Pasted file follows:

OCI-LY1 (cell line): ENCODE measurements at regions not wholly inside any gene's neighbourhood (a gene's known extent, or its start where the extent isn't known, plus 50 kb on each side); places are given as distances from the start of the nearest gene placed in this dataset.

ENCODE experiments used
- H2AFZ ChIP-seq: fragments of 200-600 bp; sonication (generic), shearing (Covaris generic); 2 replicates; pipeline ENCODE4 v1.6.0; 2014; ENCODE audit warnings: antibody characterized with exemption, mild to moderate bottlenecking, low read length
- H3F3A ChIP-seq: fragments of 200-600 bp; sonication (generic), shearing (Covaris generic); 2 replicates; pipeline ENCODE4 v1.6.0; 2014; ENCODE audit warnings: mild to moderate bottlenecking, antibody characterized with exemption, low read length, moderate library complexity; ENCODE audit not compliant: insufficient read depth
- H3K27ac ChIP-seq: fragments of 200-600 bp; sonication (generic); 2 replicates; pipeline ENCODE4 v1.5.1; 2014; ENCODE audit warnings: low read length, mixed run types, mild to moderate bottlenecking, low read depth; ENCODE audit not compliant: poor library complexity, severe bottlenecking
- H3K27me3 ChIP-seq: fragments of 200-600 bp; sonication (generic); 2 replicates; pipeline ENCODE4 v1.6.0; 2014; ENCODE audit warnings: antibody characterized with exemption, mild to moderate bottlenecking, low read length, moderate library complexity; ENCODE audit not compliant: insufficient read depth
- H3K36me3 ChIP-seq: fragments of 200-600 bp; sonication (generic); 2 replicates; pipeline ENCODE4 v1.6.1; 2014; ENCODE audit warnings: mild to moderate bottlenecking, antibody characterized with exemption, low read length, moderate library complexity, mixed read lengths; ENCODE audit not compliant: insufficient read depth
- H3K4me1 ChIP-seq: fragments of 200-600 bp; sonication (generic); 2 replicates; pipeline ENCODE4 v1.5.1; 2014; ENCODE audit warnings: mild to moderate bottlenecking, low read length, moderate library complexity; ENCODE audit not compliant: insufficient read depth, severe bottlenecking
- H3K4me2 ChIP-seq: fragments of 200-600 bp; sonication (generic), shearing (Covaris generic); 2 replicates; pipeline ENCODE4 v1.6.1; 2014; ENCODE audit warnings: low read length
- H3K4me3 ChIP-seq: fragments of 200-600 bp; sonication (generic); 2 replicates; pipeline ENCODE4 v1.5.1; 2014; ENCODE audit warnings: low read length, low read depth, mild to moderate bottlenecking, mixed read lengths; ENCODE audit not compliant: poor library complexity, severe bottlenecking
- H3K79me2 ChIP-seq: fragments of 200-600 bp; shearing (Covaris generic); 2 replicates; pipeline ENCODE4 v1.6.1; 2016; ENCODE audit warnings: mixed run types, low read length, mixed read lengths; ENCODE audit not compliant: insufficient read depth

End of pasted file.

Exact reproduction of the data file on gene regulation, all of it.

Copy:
OCI-LY1 (cell line): ENCODE measurements at regions not wholly inside any gene's neighbourhood (a gene's known extent, or its start where the extent isn't known, plus 50 kb on each side); places are given as distances from the start of the nearest gene placed in this dataset.

ENCODE experiments used
- H2AFZ ChIP-seq: fragments of 200-600 bp; sonication (generic), shearing (Covaris generic); 2 replicates; pipeline ENCODE4 v1.6.0; 2014; ENCODE audit warnings: antibody characterized with exemption, mild to moderate bottlenecking, low read length
- H3F3A ChIP-seq: fragments of 200-600 bp; sonication (generic), shearing (Covaris generic); 2 replicates; pipeline ENCODE4 v1.6.0; 2014; ENCODE audit warnings: mild to moderate bottlenecking, antibody characterized with exemption, low read length, moderate library complexity; ENCODE audit not compliant: insufficient read depth
- H3K27ac ChIP-seq: fragments of 200-600 bp; sonication (generic); 2 replicates; pipeline ENCODE4 v1.5.1; 2014; ENCODE audit warnings: low read length, mixed run types, mild to moderate bottlenecking, low read depth; ENCODE audit not compliant: poor library complexity, severe bottlenecking
- H3K27me3 ChIP-seq: fragments of 200-600 bp; sonication (generic); 2 replicates; pipeline ENCODE4 v1.6.0; 2014; ENCODE audit warnings: antibody characterized with exemption, mild to moderate bottlenecking, low read length, moderate library complexity; ENCODE audit not compliant: insufficient read depth
- H3K36me3 ChIP-seq: fragments of 200-600 bp; sonication (generic); 2 replicates; pipeline ENCODE4 v1.6.1; 2014; ENCODE audit warnings: mild to moderate bottlenecking, antibody characterized with exemption, low read length, moderate library complexity, mixed read lengths; ENCODE audit not compliant: insufficient read depth
- H3K4me1 ChIP-seq: fragments of 200-600 bp; sonication (generic); 2 replicates; pipeline ENCODE4 v1.5.1; 2014; ENCODE audit warnings: mild to moderate bottlenecking, low read length, moderate library complexity; ENCODE audit not compliant: insufficient read depth, severe bottlenecking
- H3K4me2 ChIP-seq: fragments of 200-600 bp; sonication (generic), shearing (Covaris generic); 2 replicates; pipeline ENCODE4 v1.6.1; 2014; ENCODE audit warnings: low read length
- H3K4me3 ChIP-seq: fragments of 200-600 bp; sonication (generic); 2 replicates; pipeline ENCODE4 v1.5.1; 2014; ENCODE audit warnings: low read length, low read depth, mild to moderate bottlenecking, mixed read lengths; ENCODE audit not compliant: poor library complexity, severe bottlenecking
- H3K79me2 ChIP-seq: fragments of 200-600 bp; shearing (Covaris generic); 2 replicates; pipeline ENCODE4 v1.6.1; 2016; ENCODE audit warnings: mixed run types, low read length, mixed read lengths; ENCODE audit not compliant: insufficient read depth